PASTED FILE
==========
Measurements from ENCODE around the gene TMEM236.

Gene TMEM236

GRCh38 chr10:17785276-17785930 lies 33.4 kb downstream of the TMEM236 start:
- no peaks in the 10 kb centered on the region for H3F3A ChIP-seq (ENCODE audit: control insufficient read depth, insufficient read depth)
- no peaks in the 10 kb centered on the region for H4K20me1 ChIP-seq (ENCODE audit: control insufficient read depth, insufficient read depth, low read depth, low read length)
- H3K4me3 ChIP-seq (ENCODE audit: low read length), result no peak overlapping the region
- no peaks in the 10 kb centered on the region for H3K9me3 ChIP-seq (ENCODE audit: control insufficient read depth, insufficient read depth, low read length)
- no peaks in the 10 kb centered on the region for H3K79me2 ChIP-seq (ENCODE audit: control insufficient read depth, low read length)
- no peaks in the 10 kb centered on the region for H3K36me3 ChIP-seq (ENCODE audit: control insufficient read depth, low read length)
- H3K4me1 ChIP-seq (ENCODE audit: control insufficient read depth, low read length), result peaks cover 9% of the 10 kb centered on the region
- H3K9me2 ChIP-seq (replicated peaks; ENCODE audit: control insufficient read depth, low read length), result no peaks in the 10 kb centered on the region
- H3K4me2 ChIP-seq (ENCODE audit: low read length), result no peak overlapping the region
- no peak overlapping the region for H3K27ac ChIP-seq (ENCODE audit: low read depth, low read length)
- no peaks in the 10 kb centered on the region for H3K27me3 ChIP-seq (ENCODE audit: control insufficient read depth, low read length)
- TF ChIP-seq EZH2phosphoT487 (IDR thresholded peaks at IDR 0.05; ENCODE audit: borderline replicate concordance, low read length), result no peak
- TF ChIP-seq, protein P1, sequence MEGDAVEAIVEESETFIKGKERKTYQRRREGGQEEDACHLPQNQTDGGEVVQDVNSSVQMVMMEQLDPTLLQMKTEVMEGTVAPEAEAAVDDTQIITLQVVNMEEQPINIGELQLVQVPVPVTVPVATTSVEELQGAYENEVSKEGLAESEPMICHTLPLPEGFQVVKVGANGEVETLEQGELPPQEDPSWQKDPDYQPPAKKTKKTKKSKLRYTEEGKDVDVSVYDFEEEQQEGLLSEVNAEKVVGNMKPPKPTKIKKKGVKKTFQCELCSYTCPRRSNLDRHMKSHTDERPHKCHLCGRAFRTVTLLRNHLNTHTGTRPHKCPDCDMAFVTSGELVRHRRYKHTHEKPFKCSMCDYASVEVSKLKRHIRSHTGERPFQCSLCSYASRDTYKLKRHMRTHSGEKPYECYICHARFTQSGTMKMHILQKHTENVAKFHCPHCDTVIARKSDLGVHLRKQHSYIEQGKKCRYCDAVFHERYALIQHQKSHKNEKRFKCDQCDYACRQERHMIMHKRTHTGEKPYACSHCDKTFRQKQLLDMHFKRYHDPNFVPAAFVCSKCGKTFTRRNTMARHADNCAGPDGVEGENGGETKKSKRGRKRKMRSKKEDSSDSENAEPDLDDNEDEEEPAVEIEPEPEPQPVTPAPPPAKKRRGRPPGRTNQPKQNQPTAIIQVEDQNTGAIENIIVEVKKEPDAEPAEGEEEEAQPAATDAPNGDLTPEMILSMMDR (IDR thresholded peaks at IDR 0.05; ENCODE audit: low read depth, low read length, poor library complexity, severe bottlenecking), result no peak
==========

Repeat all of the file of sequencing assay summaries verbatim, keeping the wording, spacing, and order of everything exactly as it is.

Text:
Measurements from ENCODE around the gene TMEM236.

Gene TMEM236

GRCh38 chr10:17785276-17785930 lies 33.4 kb downstream of the TMEM236 start:
- no peaks in the 10 kb centered on the region for H3F3A ChIP-seq (ENCODE audit: control insufficient read depth, insufficient read depth)
- no peaks in the 10 kb centered on the region for H4K20me1 ChIP-seq (ENCODE audit: control insufficient read depth, insufficient read depth, low read depth, low read length)
- H3K4me3 ChIP-seq (ENCODE audit: low read length), result no peak overlapping the region
- no peaks in the 10 kb centered on the region for H3K9me3 ChIP-seq (ENCODE audit: control insufficient read depth, insufficient read depth, low read length)
- no peaks in the 10 kb centered on the region for H3K79me2 ChIP-seq (ENCODE audit: control insufficient read depth, low read length)
- no peaks in the 10 kb centered on the region for H3K36me3 ChIP-seq (ENCODE audit: control insufficient read depth, low read length)
- H3K4me1 ChIP-seq (ENCODE audit: control insufficient read depth, low read length), result peaks cover 9% of the 10 kb centered on the region
- H3K9me2 ChIP-seq (replicated peaks; ENCODE audit: control insufficient read depth, low read length), result no peaks in the 10 kb centered on the region
- H3K4me2 ChIP-seq (ENCODE audit: low read length), result no peak overlapping the region
- no peak overlapping the region for H3K27ac ChIP-seq (ENCODE audit: low read depth, low read length)
- no peaks in the 10 kb centered on the region for H3K27me3 ChIP-seq (ENCODE audit: control insufficient read depth, low read length)
- TF ChIP-seq EZH2phosphoT487 (IDR thresholded peaks at IDR 0.05; ENCODE audit: borderline replicate concordance, low read length), result no peak
- TF ChIP-seq, protein P1, sequence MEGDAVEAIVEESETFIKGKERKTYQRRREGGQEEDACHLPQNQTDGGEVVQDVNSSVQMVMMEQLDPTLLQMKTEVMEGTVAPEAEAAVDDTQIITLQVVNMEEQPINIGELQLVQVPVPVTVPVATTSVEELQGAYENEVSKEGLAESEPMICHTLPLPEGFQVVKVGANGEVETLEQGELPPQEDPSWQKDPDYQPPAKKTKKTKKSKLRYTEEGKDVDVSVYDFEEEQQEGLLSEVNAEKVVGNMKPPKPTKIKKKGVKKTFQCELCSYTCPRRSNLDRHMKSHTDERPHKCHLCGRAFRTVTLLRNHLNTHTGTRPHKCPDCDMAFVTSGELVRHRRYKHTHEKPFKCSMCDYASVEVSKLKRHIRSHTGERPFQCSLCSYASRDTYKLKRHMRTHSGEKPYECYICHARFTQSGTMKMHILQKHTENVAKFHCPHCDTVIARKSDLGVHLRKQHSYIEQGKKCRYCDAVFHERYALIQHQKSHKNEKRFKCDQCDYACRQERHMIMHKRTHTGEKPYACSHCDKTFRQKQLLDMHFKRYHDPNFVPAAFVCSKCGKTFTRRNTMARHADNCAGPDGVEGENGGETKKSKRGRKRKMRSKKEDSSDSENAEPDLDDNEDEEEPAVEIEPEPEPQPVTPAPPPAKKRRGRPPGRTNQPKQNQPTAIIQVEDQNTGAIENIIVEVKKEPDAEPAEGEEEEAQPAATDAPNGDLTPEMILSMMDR (IDR thresholded peaks at IDR 0.05; ENCODE audit: low read depth, low read length, poor library complexity, severe bottlenecking), result no peak